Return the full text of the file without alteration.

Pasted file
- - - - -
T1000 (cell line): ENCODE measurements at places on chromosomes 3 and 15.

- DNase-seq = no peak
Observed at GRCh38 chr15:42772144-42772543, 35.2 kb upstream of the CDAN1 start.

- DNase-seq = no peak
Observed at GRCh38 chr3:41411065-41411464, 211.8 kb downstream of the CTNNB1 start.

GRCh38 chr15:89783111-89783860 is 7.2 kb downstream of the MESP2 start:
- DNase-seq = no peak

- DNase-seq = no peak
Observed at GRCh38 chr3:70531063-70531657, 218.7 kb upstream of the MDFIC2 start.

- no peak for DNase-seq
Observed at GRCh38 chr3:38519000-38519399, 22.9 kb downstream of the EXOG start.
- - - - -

T1000 (cell line): ENCODE measurements at places on chromosomes 3 and 15.

- DNase-seq = no peak
Observed at GRCh38 chr15:42772144-42772543, 35.2 kb upstream of the CDAN1 start.

- DNase-seq = no peak
Observed at GRCh38 chr3:41411065-41411464, 211.8 kb downstream of the CTNNB1 start.

GRCh38 chr15:89783111-89783860 is 7.2 kb downstream of the MESP2 start:
- DNase-seq = no peak

- DNase-seq = no peak
Observed at GRCh38 chr3:70531063-70531657, 218.7 kb upstream of the MDFIC2 start.

- no peak for DNase-seq
Observed at GRCh38 chr3:38519000-38519399, 22.9 kb downstream of the EXOG start.